Anatomy of Stress

maftab92 By maftab92, 2nd Jul 2010 | Follow this author | RSS Feed
Posted in Wikinut>Health>Mind & Spirit>Work Issues & Stress

Stress is a normal physiological response to a dangerous situation or event. The body goes through a number of changes, which is a Nature’s way to help us out. Prolonged stress can cause serious health conditions.

Simple Steps to Manage Stress

To understand the anatomy of stress, you go back to cave man’s life and imagine a cave man sitting beside the fire in a cave, enjoying his meal and all of a sudden he notices something. He turns his head and sees a large ferocious looking saber-toothed tiger. Immediately his body goes through a series of drastic changes. The essential “fight or flight” response, which is a Nature’s way to protect from danger. This innate and automatic response is characterized by the following changes in the body.

1. As soon as the brain registers the presence of a tiger, it releases adrenaline into the body brining about several changes in the body.
2. The pupils of the eyes dilate to allow more light in and sharpen the vision because in stressful situations, one needs to see as much as possible.
3. The mouth goes dry to avoid adding fluid to the stomach.
4. As a result digestion stops temporarily, allowing more blood to be directed to the muscles and the brain. This explains why you feel “butterflies” in your stomach in a stressful situation.
5. The muscles around neck and shoulders tense up in order to get into action. These muscles are more resilient to blows than relaxed muscles.
6. Breathing quickens to allow an increased flow of oxygen to the muscles.
7. The heart beats faster and blood pressure rises in order to provide more fuel and oxygen to the various parts of the body.
8. The liver releases more glucose to provide a quick burst of energy for the muscles.
9. Perspiration increases in order to cool the body down because the more energy your body burns, the more you perspire.
10. The spleen releases its stored up blood cells and chemicals into the blood stream to thicken the blood. This process allows the blood to clot more rapidly than usual. It happens to stop bleeding quickly if an injury occurs.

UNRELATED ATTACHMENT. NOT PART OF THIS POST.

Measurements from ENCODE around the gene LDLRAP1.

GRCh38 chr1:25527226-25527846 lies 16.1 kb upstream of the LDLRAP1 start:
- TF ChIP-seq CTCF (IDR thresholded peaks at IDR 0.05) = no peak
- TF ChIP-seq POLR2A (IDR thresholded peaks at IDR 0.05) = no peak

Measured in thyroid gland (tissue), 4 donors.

These automatic reflex responses are still with us today. Everyday situations can trigger the hypothalamus in the brain to bring about all the physiological changes. And same responses are triggered by a frustrating traffic jam, or an angry boss as our ancestors experienced in the bush when encountering a wild animal.

The stress response is our body’s preparation to either “fight or fight” from danger. In modern life we pay a price for the mismanagement of this response. Unlike the cave man that either fought or ran, we are often trapped within our stressful situations without a direct means of addressing it. We can’t run away from a terrible traffic jam, we are stuck feeling frustrated and stressed out. Therefore, we do not release the physical tension caused by physiological changes. When we fail to release this stored up tension, we become a victim of stress related diseases. Prolonged stress causes psychosomatic illness. So it is important to learn to manage stress on daily basis.


Body, Health Issues, Physiological Response, Stress, Stress Management

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author avatar maftab92
I am a clinical psychologist from Pakistan. I am running my own clinic to help people overcome psychological problems.

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author avatar Rohit19
2nd Jul 2010 (#)

Wonderful article! We often witness these symptoms but don't quite understand them.

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author avatar maftab92
2nd Jul 2010 (#)

Thanks for your feedback.

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author avatar webtrafficker
25th Aug 2010 (#)

Great Article! I try to be as "aware" as possible to be in the flow in any situation... Stress results when we don't face up to realities; creating alternate realities instead :)

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